In the Beginning

Let’s start in the beginning!  B’resheet 1:1 says, “In the beginning God created the heavens and the earth.”   We have already seen that the Ruach is God.  So, He was there I the beginning.  Yochanan (John) 1:1 also indicates that Yeshua was there as well.  “In the beginning was the Word, and the Word was with God, and the Word was God.”  [The “Word” (GK logos) is a title for Yeshua in the Brit Hadashah.]  So, we see in this very first verse of the Bible the three persons of God – Father, Son and Spirit.  B’resheet 1:2 offers additional proof that the Rauch was present at the time of creation.  “The earth was unformed and void, darkness was on the face of the deep, and the Spirit of God hovered over the surface of the water.” 

It is almost impossible for me to quote B’resheet 1:1 without giving a little more background information.  Some of you may have never heard this before.

In Hebrew, B’resheet 1:1 reads (Hebrew is read from right to left):

:הָאָרֶץ וְאֵת הַשָּׁמַיִם אֵת אֱלֹהִים בָּרָא בְּרֵאשִׁית

Transliterated (transcribed into English pronunciation) it reads: B’resheet bara Elohim et hashamayim ve’et ha’arets.  For me, belief in the truth of this one simple, yet utterly profound statement hangs all the validity of the entire Bible and serves as the basis for a belief in creationism.  If we cannot believe this one simple truth, then nothing else is relevant.  If we cannot believe the veracity of this one simple statement, then the entire rest of the Bible is merely words with no lasting meaning.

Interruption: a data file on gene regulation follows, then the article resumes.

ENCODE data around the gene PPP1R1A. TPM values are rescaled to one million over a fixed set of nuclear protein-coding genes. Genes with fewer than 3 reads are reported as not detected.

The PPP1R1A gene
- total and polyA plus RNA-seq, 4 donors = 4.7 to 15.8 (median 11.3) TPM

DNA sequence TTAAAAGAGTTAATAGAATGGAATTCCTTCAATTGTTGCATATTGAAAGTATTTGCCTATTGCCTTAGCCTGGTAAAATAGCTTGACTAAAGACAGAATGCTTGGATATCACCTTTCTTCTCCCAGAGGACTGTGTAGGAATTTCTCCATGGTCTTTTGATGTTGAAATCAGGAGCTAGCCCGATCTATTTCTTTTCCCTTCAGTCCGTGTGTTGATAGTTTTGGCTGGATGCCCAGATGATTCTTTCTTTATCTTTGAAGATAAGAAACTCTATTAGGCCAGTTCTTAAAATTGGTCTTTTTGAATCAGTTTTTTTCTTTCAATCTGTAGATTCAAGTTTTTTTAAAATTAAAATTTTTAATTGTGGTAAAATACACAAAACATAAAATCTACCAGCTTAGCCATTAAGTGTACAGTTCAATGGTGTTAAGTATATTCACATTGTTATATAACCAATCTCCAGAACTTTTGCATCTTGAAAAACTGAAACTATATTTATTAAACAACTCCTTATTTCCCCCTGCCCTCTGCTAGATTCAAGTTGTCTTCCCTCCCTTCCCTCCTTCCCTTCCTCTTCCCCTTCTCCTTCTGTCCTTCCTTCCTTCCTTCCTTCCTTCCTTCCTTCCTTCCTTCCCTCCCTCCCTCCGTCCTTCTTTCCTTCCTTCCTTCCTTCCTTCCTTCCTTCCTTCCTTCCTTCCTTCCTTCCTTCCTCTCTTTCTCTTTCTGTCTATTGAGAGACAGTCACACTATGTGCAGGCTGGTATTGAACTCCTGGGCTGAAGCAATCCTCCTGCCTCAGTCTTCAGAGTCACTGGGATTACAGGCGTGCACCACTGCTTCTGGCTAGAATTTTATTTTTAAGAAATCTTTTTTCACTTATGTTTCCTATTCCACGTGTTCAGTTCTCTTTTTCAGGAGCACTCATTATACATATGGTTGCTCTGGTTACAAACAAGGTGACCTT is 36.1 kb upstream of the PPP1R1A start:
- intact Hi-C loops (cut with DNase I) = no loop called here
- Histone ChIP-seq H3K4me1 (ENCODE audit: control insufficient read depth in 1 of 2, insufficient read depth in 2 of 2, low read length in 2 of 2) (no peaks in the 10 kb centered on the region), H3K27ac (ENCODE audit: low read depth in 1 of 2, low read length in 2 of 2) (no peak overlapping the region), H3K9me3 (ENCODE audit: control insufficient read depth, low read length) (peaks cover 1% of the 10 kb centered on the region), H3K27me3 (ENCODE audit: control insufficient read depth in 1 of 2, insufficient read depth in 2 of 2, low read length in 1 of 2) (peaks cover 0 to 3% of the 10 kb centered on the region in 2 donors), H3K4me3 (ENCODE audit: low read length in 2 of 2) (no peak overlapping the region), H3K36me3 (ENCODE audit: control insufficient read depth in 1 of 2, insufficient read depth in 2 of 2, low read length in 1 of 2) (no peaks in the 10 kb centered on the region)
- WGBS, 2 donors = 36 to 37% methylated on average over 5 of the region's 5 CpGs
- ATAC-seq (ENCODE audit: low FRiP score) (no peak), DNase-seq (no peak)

I want to share two interesting tidbits about this verse.

  1. In Hebrew, bara (בָּרָא) means “to create.” This verb is of profound theological significance, since it has only God as its subject. Only God can “create” in the sense implied by bara. The verb expresses creation out of nothing, an idea seen clearly in passages having to do with creation on a cosmic scale.[2]  Now, we all know that all of us can also create, but we can’t create out of nothing.  We must start with some raw material.  In Hebrew, the word for that kind of creation is asa (‏עָשָׂה).[3]
  2. No English translation of the Bible attempts to translate the Hebrew word et (אֵת).  It is a preposition before the noun hashamayim which means “the heavens.”  Now, I’m certainly not a grammar scholar in any language, but this is what I find fascinating about this word in the first verse of the Bible.  The first letter in the Hebrew alphabet is alef (אֵ) and the last letter is tav (ת).  Consequently, et is a pictorial representation of the first and the last.  Where have we heard that before?  “I am the Alpha and the Omega [4], the First and the Last, the Beginning and the End.”  (Revelation 22:13)

We read in B’resheet 3 that because of the Fall, Adonai already had a plan in place to redeem mankind.  “Adonai, God, said to the serpent, ‘Because you have done this, you are cursed more than all livestock and wild animals. You will crawl on your belly and eat dust as long as you live. I will put animosity between you and the woman, and between your descendant and her descendant; he will bruise your head, and you will bruise his heel’” ~ Genesis 3:14-15.

In my next post, I want to re-cap what we learned earlier from Yeshua in the Olivet Discourse (Matthew 24 ~ 25) so its fresh in our memories.

Click here for the PDF version.

 

[1] Material in this section was taken from Rose Guide to End-Times Prophecy.

[2] Vine’s Expository Dictionary of Old Testament and New Testament Words.

[3] Ibid.

[4] Alpha and Omega are the first and last letters in the Greek alphabet.